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    • Circus Maximus 

      Bruggink, Donald J. (Western Theological Seminary (Holland, Michigan), 1977)
      Built by Lucius Tarquinius Priscus in 600 BC, however the first factual reference is in 329 BC. The mention of Tarquinius marks the transition from the Etruscans to the Latins; and as such we continue the chronological ...
    • Colosseum 

      Bruggink, Donald J. (Western Theological Seminary (Holland, Michigan), 1971)
      From the floor of the Salona colosseum looking toward seating and arches.
    • Colosseum arch 

      Bruggink, Donald J. (Western Theological Seminary (Holland, Michigan), 1971)
      Moving out from the center of the colosseum, the arches were part of the upward sloping structure for the seating but also led out of the colosseum. Supporting arch, Salona colosseum.
    • Colosseum at Salona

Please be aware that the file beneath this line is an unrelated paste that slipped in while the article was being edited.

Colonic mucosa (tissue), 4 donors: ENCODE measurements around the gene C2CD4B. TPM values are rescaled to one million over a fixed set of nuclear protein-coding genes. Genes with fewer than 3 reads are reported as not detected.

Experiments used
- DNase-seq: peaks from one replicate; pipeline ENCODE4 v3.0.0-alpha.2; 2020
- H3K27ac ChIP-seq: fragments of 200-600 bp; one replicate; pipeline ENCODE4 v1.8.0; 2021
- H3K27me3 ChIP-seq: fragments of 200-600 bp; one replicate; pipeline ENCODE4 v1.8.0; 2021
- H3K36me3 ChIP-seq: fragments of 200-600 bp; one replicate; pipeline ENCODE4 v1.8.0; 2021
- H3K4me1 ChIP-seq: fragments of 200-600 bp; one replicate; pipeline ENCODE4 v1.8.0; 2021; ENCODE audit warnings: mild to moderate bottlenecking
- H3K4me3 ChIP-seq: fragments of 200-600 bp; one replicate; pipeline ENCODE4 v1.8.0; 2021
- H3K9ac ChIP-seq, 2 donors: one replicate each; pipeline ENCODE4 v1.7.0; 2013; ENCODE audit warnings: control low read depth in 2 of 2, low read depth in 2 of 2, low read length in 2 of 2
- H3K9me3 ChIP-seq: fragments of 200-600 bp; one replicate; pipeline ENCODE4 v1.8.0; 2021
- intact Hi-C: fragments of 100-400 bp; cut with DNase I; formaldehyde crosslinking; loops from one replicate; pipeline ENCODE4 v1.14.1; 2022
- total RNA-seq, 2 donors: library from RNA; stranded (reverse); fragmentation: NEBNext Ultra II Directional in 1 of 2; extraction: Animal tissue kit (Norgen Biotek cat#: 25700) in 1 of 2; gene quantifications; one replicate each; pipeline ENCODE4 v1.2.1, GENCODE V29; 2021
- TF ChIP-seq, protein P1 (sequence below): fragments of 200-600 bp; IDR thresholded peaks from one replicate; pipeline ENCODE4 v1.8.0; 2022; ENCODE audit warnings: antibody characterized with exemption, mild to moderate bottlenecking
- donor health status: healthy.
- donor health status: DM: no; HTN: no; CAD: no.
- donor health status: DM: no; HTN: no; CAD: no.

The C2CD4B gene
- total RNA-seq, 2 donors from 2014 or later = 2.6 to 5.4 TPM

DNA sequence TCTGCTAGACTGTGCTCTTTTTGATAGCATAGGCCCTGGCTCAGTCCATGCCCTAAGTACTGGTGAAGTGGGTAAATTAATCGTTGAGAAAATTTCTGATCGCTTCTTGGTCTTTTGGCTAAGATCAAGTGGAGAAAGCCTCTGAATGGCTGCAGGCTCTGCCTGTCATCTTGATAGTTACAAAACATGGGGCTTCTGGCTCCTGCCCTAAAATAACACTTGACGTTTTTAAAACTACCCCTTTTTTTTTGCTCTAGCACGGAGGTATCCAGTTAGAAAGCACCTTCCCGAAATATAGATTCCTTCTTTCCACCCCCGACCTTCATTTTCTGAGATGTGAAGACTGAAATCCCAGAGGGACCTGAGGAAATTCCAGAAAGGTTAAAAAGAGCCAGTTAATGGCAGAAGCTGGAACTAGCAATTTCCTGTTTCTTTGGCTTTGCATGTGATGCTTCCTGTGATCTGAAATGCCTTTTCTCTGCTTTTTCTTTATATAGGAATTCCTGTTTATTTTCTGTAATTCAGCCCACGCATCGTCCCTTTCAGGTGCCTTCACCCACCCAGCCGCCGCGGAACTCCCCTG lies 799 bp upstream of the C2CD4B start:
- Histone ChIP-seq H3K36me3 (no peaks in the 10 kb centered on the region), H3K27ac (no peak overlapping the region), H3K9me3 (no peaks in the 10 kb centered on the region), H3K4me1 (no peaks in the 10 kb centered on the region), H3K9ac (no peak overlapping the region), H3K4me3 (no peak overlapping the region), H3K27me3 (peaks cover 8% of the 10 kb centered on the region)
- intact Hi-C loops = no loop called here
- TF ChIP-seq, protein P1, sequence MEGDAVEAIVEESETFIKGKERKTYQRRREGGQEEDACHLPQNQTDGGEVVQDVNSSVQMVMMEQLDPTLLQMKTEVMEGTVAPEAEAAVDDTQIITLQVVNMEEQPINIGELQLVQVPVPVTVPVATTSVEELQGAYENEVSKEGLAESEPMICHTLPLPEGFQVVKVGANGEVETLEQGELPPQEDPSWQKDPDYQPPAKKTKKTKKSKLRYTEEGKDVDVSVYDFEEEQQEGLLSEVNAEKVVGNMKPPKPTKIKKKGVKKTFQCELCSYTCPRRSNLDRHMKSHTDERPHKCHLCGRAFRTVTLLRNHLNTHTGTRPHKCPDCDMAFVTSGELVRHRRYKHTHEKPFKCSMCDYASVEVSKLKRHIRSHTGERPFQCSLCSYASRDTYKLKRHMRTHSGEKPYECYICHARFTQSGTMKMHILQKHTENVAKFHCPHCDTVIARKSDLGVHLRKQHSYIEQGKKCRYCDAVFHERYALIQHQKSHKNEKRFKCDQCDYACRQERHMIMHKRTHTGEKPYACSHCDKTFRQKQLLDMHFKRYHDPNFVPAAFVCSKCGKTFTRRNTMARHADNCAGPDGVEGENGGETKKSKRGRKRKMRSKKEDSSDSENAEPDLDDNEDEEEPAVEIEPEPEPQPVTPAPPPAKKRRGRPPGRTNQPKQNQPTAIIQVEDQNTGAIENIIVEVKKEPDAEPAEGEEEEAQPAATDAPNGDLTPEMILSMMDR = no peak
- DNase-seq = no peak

Bruggink, Donald J. (Western Theological Seminary (Holland, Michigan), 1971)
      The ruins of the little colosseum at Salona, on the other hand, do have archeological evidence of martyrdom.
    • Foundations of the Bleachers 

      Bruggink, Donald J. (Western Theological Seminary (Holland, Michigan), 1977)
      The foundations of the Bleachers which surrounded the Circus Maximus which was used for the chariot races.
    • Interior of Colosseum 

      Bruggink, Donald J. (Western Theological Seminary (Holland, Michigan), 1969)
      The Colosseum, which could sit 50,000 people for the games, was reputedly the site for the martyrdom of many early Christians. However, it should be noted that there is no contemporary literary or iconographic evidence for ...
    • "Prison/chapel" 

      Bruggink, Donald J. (Western Theological Seminary (Holland, Michigan), 1971)
      In the structure of the Salona colosseum, archaeologists found a room which they identified as a holding cell for those Christians about to be martyred. The evidence was a fresco of the martyr, now largely faded or ...